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Steve Hofmeyr raises R56k for competition to destroy DStv decoders

Steve Hofmeyr has raised the prize money for fans who destroy their decoders.
Steve Hofmeyr has raised the prize money for fans who destroy their decoders.
Image: Supplied. File photo.

Steve Hofmeyr is serious about getting fans to destroy their DStv decoders, raising R56,000 to give to nine fans who do so in the most creative way.

Steve called on his supporters to destroy their DStv dishes and decoders after MultiChoice announced last month that it was boycotting the star and would remove all content featuring him from their platforms.

In the aftermath of the boycott, Steve told fans that he was arranging a "special funeral" for his dish and encouraged fans to do the same.

The competition that has been going on for over a month is set to end this week when Steve announces the winner of the competition.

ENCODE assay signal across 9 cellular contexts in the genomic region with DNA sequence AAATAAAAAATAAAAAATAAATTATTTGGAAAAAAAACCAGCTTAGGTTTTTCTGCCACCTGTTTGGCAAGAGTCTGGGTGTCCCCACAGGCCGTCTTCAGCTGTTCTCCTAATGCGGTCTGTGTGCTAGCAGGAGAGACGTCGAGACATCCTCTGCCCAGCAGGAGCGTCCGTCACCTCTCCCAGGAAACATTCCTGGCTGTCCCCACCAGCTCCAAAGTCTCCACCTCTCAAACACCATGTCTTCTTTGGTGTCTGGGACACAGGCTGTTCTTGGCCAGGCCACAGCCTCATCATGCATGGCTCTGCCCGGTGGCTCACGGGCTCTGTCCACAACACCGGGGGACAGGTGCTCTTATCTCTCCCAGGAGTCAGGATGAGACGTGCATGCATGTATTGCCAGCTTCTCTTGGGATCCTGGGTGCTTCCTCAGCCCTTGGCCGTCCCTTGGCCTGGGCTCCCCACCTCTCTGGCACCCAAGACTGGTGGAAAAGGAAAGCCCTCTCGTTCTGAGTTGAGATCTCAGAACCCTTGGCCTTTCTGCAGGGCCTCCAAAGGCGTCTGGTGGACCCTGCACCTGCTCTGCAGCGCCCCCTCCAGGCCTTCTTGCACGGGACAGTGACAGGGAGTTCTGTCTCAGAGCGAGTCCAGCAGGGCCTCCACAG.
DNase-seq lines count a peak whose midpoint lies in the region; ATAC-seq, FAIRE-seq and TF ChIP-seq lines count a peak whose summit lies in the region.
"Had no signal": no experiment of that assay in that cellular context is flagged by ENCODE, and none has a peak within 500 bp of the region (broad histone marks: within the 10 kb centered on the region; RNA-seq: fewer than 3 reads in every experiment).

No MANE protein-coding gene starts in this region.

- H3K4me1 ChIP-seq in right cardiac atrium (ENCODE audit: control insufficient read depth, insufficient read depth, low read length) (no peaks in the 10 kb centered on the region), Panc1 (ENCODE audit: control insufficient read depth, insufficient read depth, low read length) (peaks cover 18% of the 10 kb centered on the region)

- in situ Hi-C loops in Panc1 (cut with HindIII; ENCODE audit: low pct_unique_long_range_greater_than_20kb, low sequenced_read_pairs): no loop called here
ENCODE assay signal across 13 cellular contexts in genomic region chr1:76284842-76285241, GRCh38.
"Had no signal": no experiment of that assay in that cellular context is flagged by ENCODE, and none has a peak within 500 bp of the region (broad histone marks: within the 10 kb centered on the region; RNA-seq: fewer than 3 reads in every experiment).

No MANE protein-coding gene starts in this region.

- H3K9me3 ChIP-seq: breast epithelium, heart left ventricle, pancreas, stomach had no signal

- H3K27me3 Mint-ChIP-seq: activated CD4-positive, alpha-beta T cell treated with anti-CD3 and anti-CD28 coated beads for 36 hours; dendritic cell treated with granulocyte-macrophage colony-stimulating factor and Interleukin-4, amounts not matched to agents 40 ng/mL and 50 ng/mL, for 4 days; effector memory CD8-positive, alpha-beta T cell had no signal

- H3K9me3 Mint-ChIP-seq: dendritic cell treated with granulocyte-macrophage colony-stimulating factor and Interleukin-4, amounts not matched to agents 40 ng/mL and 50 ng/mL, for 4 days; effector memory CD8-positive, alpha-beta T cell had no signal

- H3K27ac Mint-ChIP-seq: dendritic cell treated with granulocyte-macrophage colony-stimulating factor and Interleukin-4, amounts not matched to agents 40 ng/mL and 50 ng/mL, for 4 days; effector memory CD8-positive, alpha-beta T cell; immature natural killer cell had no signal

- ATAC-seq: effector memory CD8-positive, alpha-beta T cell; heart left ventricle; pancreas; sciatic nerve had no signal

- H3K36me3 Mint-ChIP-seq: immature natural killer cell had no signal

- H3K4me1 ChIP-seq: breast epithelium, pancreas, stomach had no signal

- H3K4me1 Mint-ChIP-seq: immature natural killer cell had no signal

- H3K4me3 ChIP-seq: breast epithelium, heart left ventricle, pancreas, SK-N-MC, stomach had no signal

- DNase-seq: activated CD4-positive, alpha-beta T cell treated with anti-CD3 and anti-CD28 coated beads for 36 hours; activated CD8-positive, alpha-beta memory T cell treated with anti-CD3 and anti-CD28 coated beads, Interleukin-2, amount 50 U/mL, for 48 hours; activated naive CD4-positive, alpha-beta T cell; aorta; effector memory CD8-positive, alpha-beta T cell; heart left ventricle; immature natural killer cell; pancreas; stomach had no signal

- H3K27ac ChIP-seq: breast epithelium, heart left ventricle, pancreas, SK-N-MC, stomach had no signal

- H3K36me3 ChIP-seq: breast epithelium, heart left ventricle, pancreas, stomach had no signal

Taking to Facebook this week, Steve revealed that he was upping the prize money from R10,000 to R20,000 after collecting R56,000 in sponsorships for the competition. He also listed who had donated what prize money.

"Here is the confirmed cash for the top videos of the DStv competition: 1. R20,000 from Lucas at ziphi nkomo shova. 2. R10,000 from Steve Hofmeyr. 3. R8,000 from We Buy Wheels.co.za. 4. R5,000 from We Buy Wheels.co.za. 5. R4,000 from anonymous 6. R4,000 from anonymous. 7. R2,000 from anonymous. 8. R2,000 from The Bookkeepers JJ Kruger and partners. 9. R1,000 from Atlas7 Security."

In a statement last month, MultiChoice said it was "committed to the building of a non-racial society and strongly condemns any acts of discrimination".

"MultiChoice is proud of its support for Afrikaans, not only our investment in content for our DStv platforms, but also our sponsorship of festivals, events and the broader Afrikaans performing-arts sector. Our commitment to Afrikaans and all local languages will not change ... We welcome a society where freedom of speech is celebrated, however we take a stand against racism."

The decision drew mixed reactions from South Africans, with many calling out MultiChoice for censorship and double standards.

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